Business managers have a strong bias toward action. This is true of managers in small and large corporations, non-profits, and the government. Being decisive, after all, is one of the hallmarks of leadership. Yet acting precipitately without first gathering some facts can lead to unintended consequences. Rather than fixing a problem, these actions risk exacerbating it. Consider the following cases:
Field of dreams. The prevailing culture at a mortgage bank is "if you bring 'em in we'll close 'em". Anecdotal evidence suggests that underwriters are spending a lot of time on the phone dealing with applicants so they're not closing loans fast enough. The manager creates and staffs a customer service department to deal with customer calls. Customer calls are now answered promptly and courteously by trained CSRs. The problem is that the CSRs have limited information about the callers' status and therefore have to revert to the underwriters and call applicants back. The unintended consequence is that underwriters are now constantly in communication with the CSRs either by email or phone to respond to their queries. These responses are then relayed to the customer. The underlying problem is salespeople who are bringing in unqualified borrowers (of which we now know all too well the consequences). Underwriters, under pressure to achieve high close rates, spend time on the phone with dicey borrowers. Rather than take the time to gather facts and address deficiencies in the sales process, the manager sprung into action and created a bigger problem. The action did reduce the calls being handled by underwriters, but did not improve the effectiveness or speed of underwriting.
Let's go paperless! An organization that relies on paper originals to process applicant files decides that it's time to streamline and reduce paper. The manager decides to put the initial application form online. Now, rather than requesting a form online, waiting to receive it, filling it out and mailing it back, the entire process is completed by the applicant online. The applicant's initial perception of increased efficiency, however, is quickly shattered by the lengthy delays in the back-end processing of the applications. The unanticipated flood of applications creates a huge (and equally unanticipated) backlog which takes months to work down. Customer fury builds as the expectation of a streamlined process goes unmet and the "improved" process proves to be worse than the old paper-based process.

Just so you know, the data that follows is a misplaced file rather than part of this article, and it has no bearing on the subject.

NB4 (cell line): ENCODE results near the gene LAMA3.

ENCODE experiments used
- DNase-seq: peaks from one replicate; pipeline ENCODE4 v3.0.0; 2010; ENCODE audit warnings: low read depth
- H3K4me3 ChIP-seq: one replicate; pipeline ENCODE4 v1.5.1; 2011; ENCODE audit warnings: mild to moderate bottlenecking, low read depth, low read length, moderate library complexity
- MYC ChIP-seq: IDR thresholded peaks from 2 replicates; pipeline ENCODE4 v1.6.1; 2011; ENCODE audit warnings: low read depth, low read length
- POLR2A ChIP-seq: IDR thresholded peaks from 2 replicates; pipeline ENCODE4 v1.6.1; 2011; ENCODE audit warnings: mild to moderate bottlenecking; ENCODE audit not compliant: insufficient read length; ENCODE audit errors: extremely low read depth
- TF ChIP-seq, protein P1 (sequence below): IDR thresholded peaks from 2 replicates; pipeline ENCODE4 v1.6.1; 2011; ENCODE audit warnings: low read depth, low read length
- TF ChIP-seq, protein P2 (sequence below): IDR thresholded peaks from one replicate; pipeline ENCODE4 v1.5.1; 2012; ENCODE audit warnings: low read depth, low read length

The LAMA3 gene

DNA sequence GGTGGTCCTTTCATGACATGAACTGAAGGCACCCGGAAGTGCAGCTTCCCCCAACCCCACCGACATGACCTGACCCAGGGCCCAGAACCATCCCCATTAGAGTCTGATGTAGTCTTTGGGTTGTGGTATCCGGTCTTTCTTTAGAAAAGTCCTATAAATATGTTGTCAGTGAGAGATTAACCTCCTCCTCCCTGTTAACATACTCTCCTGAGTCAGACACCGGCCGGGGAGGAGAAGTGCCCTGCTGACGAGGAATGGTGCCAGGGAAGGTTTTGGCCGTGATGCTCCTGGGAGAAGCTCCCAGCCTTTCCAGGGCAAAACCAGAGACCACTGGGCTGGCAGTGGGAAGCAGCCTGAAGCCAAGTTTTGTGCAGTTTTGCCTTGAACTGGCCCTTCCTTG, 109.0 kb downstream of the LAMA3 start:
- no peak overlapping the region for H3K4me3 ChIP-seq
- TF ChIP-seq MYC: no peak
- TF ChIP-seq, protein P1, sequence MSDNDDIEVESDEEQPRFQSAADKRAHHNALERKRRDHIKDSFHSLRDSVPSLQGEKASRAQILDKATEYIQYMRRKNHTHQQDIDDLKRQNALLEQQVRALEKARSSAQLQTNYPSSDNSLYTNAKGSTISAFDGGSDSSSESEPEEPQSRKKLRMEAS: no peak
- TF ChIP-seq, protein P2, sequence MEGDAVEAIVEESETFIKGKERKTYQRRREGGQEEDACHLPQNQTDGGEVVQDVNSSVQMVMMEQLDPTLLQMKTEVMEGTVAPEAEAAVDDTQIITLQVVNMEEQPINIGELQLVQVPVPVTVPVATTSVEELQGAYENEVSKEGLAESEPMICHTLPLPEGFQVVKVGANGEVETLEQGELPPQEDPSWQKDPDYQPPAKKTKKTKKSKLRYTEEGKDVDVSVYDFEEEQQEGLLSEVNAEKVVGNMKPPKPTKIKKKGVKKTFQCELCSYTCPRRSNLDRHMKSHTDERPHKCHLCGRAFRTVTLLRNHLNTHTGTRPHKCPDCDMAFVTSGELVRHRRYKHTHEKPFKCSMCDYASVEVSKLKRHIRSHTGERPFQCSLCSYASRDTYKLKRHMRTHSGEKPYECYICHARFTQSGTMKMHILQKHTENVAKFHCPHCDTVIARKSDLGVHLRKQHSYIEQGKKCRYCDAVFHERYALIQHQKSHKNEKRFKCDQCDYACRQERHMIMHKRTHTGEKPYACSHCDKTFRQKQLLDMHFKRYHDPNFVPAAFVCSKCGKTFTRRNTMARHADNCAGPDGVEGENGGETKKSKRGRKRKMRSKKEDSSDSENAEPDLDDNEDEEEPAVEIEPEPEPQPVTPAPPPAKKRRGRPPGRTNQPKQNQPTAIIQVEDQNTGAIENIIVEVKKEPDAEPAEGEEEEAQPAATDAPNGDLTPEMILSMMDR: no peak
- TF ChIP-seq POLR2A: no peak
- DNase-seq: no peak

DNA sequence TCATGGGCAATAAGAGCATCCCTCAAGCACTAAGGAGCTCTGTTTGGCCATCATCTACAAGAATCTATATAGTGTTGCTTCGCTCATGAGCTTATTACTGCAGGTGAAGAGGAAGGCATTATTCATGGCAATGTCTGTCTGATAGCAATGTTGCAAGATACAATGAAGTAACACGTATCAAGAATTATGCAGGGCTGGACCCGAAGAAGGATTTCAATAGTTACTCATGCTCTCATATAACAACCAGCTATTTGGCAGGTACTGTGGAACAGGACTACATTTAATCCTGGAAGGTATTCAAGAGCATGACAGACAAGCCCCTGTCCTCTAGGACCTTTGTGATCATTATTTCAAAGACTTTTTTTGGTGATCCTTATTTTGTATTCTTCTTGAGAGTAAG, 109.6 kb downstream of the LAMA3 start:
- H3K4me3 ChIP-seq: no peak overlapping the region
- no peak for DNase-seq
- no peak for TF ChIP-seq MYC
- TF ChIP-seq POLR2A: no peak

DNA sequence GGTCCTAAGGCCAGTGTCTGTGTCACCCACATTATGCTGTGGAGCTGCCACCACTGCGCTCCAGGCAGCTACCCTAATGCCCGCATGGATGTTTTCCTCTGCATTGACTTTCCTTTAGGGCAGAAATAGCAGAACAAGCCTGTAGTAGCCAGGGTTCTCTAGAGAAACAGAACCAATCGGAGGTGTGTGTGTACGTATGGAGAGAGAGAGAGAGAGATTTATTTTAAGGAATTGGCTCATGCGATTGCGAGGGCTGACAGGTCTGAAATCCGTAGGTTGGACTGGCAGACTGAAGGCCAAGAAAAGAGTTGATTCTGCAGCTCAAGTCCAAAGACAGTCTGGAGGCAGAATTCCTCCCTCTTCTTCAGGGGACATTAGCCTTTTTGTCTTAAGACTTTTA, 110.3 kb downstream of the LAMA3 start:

What these cases demonstrate is that a manager's bias for action can often have unintended consequences. Rather than resolving a problem, the action creates new problems. The pressure - real or perceived - to "do something" obscures the benefits of action based on well-reasoned analysis. In both cases, some fairly quick gathering of the facts would have led to better decision-making. A quick analysis of the types of calls being handled by the underwriters would have revealed that many calls were from applicants with spotty credit histories and low FICO scores. A more thorough qualification of applicants upfront would have weeded out unqualified borrowers that were consuming underwriters' time. A simple checklist and stricter guidelines for salespeople would have improved underwriter productivity. Instead, the action taken - creation of a customer service department - did not solve the problem, was costly to unravel, and created dissatisfied customers.
In the second case, doing nothing would have been preferable to the action taken. In the rush to automate one piece of a bigger process that remained dysfunctional, manual and paper-intensive, the company created an expectation that it could not fulfill. An analysis of historic application volumes, processing capacity, and peak volume processing times would have raised red flags. The manager could have then taken steps to free up processing capacity before initiating the change.
When operating managers identify problems, the urge to react can be strong. As these cases show, the managers would be well advised to stop, gather facts, and act based on a reasoned analysis of the facts. This delays action by a few weeks but will mitigate downstream pain.